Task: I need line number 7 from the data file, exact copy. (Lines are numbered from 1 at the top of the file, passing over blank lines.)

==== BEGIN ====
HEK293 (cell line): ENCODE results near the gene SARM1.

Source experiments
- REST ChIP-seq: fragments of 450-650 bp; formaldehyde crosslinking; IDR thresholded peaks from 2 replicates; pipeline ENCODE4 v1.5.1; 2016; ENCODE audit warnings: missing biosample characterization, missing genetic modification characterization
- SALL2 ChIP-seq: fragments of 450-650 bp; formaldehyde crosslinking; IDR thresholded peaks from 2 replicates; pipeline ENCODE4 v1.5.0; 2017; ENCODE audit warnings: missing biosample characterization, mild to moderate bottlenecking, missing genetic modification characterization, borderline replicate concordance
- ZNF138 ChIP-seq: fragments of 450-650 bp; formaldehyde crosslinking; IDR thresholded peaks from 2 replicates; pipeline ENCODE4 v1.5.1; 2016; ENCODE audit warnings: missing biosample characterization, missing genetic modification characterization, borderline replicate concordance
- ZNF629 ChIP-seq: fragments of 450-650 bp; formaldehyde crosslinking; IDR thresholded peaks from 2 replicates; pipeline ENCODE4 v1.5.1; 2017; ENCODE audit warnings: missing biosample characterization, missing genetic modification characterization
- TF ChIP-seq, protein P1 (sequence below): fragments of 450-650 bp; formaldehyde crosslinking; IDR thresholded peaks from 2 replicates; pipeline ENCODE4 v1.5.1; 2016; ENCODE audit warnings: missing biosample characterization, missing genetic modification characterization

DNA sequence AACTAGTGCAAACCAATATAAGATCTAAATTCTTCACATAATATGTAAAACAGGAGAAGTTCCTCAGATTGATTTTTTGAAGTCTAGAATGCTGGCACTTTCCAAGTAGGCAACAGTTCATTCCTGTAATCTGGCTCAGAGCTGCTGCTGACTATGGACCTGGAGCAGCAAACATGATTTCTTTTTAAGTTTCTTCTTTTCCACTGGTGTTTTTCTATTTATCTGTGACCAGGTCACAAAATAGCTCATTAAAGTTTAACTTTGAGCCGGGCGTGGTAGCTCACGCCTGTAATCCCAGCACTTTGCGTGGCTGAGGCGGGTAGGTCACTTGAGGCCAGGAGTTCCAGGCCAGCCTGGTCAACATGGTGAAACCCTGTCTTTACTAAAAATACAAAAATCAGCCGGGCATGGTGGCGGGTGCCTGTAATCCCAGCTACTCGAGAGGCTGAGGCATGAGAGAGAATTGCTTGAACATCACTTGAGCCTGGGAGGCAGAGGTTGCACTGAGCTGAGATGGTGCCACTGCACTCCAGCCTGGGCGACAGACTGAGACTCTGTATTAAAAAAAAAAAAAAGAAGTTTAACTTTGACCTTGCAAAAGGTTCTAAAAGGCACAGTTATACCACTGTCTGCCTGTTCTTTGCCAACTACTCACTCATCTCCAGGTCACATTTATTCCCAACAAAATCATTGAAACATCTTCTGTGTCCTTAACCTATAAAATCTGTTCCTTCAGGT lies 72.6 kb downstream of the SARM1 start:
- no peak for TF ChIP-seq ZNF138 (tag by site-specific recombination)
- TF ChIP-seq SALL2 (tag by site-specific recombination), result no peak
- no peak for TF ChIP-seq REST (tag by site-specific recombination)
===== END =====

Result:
- TF ChIP-seq, protein P1 (sequence below): fragments of 450-650 bp; formaldehyde crosslinking; IDR thresholded peaks from 2 replicates; pipeline ENCODE4 v1.5.1; 2016; ENCODE audit warnings: missing biosample characterization, missing genetic modification characterization